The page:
Moscow to Deploy 37,000 Police for Sochi Olympiad.  The Russian interior ministry says that it will field 37,000 Russian policemen during the games to ensure security as part of “a multi-layer security system” that officials say is “fully compatible with demands of the International Olympic Committee” (  and

US State Department Warns LGBTs of Problems in Russia.  The State Departent says that “discrimination on the basis of sexual orientation is widespread” in the Russian Federation and urges all US LGBT citizens to enroll in the departments Smart Traveller Enrollment Program ( ).

European Gays Call for “Meaningful Actions Against Russia.”  The International Lesbian, Gay,Bisexual Trans and Intersex Association of Europe has called on international organiations to condemn Russia’s anti-homosexual legislation and practice and consider “meaningful actions” against Moscow to force it to change. Some Gay activists have suggested that one possible step would be a boycott of the Sochi Olympics  (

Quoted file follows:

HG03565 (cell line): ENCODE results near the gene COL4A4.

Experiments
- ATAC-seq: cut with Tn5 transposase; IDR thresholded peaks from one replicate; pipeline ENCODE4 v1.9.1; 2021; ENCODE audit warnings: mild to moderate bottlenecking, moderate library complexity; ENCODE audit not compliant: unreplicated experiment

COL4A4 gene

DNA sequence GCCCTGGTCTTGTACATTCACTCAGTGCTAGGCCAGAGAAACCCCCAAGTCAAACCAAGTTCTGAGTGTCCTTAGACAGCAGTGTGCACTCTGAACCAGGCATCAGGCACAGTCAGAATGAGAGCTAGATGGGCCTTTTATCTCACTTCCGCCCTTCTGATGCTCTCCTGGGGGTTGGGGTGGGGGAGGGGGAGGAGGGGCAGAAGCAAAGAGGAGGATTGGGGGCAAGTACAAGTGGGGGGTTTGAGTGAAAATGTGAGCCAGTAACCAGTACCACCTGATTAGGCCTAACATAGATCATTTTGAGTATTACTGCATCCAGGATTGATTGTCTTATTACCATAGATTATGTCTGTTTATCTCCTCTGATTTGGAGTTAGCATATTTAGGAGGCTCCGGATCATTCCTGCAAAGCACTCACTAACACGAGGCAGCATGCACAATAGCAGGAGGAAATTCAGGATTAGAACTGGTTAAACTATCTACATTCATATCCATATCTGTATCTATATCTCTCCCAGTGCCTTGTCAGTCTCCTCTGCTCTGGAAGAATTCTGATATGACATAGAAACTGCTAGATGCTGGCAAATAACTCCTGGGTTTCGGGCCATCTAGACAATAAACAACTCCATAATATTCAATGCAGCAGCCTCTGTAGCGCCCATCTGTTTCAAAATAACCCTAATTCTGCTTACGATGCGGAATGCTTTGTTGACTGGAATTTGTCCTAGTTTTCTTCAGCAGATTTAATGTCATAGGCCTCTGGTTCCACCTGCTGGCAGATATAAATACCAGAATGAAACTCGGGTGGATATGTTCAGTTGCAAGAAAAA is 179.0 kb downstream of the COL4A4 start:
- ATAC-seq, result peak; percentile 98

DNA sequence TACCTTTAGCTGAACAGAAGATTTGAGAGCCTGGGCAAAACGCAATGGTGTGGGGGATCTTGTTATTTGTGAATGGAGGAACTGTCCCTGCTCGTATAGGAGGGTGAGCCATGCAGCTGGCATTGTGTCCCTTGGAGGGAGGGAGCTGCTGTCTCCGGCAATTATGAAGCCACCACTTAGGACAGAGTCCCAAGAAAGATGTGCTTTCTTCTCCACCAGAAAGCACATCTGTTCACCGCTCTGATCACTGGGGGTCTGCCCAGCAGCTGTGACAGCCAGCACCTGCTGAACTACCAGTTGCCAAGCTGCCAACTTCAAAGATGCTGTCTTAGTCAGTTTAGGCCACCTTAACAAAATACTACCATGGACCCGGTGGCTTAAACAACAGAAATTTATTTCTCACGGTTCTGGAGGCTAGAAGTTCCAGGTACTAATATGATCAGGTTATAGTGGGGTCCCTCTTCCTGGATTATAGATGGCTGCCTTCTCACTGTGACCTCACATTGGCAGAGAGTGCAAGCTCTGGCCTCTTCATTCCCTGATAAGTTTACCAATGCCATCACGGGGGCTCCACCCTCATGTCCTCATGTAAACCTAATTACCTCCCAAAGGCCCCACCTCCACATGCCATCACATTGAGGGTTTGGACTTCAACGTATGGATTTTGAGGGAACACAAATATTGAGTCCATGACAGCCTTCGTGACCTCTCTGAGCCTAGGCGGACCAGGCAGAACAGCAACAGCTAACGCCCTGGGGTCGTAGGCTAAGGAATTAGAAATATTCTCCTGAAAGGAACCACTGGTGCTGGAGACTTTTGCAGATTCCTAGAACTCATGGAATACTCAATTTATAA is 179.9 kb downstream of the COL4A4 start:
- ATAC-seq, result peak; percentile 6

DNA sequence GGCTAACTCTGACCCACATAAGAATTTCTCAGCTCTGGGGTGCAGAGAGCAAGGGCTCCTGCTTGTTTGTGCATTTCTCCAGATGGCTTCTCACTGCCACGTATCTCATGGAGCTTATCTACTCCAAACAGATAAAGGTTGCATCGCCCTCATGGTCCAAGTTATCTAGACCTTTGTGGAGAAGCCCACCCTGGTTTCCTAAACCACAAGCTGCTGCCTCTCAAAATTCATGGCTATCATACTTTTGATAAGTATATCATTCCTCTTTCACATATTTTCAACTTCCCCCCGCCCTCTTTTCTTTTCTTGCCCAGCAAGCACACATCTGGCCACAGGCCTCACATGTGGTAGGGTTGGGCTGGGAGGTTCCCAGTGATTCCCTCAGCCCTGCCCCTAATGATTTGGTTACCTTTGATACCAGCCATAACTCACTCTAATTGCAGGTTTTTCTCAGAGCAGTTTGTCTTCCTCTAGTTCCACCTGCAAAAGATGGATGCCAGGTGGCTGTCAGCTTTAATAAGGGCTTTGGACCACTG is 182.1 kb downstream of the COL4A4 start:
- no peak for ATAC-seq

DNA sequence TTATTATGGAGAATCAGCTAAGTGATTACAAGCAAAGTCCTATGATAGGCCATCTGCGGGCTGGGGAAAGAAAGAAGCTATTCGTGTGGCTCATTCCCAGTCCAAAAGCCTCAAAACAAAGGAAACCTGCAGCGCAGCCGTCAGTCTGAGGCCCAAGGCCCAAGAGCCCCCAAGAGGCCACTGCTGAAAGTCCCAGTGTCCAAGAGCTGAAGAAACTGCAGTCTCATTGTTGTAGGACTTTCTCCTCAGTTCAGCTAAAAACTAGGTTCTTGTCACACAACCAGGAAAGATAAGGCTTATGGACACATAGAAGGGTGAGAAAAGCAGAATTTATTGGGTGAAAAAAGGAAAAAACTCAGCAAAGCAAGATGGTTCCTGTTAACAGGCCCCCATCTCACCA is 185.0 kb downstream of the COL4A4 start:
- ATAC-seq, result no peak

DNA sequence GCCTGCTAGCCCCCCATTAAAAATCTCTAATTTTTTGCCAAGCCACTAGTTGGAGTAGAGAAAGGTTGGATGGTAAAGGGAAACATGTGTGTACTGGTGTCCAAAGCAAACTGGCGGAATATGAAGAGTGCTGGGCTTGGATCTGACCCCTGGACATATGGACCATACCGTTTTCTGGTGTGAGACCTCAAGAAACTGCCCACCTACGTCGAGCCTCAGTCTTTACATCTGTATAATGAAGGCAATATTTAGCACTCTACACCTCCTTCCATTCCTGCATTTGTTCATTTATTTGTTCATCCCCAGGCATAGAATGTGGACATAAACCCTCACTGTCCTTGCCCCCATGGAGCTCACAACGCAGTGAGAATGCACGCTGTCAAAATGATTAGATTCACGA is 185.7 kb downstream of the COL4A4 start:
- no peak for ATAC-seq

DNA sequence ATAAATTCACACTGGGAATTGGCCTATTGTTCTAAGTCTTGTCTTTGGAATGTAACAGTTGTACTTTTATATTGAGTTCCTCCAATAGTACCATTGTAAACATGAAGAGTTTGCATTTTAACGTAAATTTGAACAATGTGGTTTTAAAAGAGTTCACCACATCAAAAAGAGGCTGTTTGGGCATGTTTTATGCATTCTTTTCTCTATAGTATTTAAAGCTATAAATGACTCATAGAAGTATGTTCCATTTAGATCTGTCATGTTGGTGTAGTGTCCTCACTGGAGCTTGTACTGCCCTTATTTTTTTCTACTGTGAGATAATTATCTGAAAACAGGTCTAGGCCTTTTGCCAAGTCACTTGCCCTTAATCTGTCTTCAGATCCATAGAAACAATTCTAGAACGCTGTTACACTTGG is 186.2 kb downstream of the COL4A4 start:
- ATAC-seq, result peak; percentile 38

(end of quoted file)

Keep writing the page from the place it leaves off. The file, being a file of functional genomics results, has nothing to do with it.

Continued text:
Not One of 11 Russsian Cities Ready for 2018 Championships,’ Moscow Official Says.  Vitaly Mutko, the Russian Federation’s minister for sports, says that not a single one of the 11 Russian cities where the 2018 competition is supposed to take place is currently ready (

Russian Candidate for IOC Chief Calls for Cost-Cutting Measures in Future Games.  Sergey Bubka, a former Olympic pole vault champion who is now running for the presidency of the IOC says that costs for Olympiads have become too great and that cost-cutting measures should be implemented in the case of future competitions  and